• Question: What would be the sample size of the species you wish to sequence?

    Asked by emilyhourican to Strapwort, Spot Fly, Scottish Wildcat, Scaly Cricket, Lundy Cabbage, Glow Worm, European Flat Oyster, Eurasian Otter, Barbastelle Bat on 10 Nov 2017.
    • Photo: Scaly Cricket

      Scaly Cricket answered on 10 Nov 2017:

      In principle, a small amount of tissue from just one individual could be used to construct the reference genome.

    • Photo: Glow Worm

      Glow Worm answered on 10 Nov 2017:

      One individual glow worm would be all that’s needed. By taking a female at the end of the season, when she has virtually no hope of attracting a mate with her glow, we would not be affecting the local population.

    • Photo: Eurasian Otter

      Eurasian Otter answered on 10 Nov 2017:

      For getting what we call the reference genome, we would only need a DNA sample from one single otter. This is what this project is about – sequencing one individual to sequence and put together its entire genome. This is already giving us LOTS of information.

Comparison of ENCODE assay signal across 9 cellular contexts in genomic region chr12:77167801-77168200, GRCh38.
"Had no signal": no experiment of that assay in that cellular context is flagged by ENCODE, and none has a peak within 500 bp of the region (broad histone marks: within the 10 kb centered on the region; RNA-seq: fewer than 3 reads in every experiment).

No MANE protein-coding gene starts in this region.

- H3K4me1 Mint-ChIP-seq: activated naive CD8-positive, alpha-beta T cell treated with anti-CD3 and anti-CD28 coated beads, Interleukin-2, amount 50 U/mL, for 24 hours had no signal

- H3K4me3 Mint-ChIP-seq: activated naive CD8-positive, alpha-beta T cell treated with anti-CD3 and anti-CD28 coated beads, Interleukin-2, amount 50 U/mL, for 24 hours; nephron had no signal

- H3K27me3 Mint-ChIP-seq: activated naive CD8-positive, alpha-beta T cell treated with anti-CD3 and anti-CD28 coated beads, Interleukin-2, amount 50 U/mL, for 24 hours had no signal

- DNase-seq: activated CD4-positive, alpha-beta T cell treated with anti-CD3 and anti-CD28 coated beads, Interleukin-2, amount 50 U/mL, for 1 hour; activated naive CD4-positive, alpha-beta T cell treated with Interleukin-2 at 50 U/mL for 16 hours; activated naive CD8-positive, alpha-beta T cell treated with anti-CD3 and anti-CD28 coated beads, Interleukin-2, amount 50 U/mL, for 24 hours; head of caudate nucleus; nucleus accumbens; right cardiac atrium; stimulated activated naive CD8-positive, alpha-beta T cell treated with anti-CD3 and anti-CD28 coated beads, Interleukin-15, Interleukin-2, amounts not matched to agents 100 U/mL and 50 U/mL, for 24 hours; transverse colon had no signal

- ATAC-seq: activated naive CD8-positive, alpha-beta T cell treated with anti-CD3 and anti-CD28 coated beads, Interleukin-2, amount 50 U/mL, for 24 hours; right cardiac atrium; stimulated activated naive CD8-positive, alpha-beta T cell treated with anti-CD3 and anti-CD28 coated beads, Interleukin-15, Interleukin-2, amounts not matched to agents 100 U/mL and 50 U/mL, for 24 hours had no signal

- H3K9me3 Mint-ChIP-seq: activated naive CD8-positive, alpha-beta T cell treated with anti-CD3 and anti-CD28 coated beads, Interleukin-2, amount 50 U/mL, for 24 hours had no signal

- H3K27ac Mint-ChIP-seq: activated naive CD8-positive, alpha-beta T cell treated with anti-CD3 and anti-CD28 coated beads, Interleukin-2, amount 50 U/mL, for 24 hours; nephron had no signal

You’re right, however, that we would then of course add data from additional individuals to the data set. But that is cheaper than when you sequence the genome for the first time, and we have some funding already to do this.

    • Photo: Scottish Wildcat

      Scottish Wildcat answered on 12 Nov 2017:

      This competition is for a single, high quality, sample of DNA to be sequenced at sufficient depth to assemble the complete genome of one individual of the species ‘de-novo’, which means without using a reference genome. Many genomes are very similar, but contain SNPs (Single Nucleotide Polymorphisms) and ‘indels’ (insertions and deletions) from each other. When a reference genome for a species is not available, a closely related species can be used to align DNA sequences and compare genomes. However, some of these SNPs and indels may explain the differences between species but it is impossible to know without the full genome sequence of the species of interest.

    • Photo: Strapwort

      Strapwort answered on 13 Nov 2017:

      A few leaves should be enough to sequence one individual to construct the first ever genome of strapwort. After that, I am hoping we can sample as many individuals as possible to learn more about the genetic diversity of my population in the UK.

    • Photo: Barbastelle Bat

      Barbastelle Bat answered on 14 Nov 2017:

      Small amount of tissue or blood from a single individuals will be more than enough to sequence the barbastelle genome.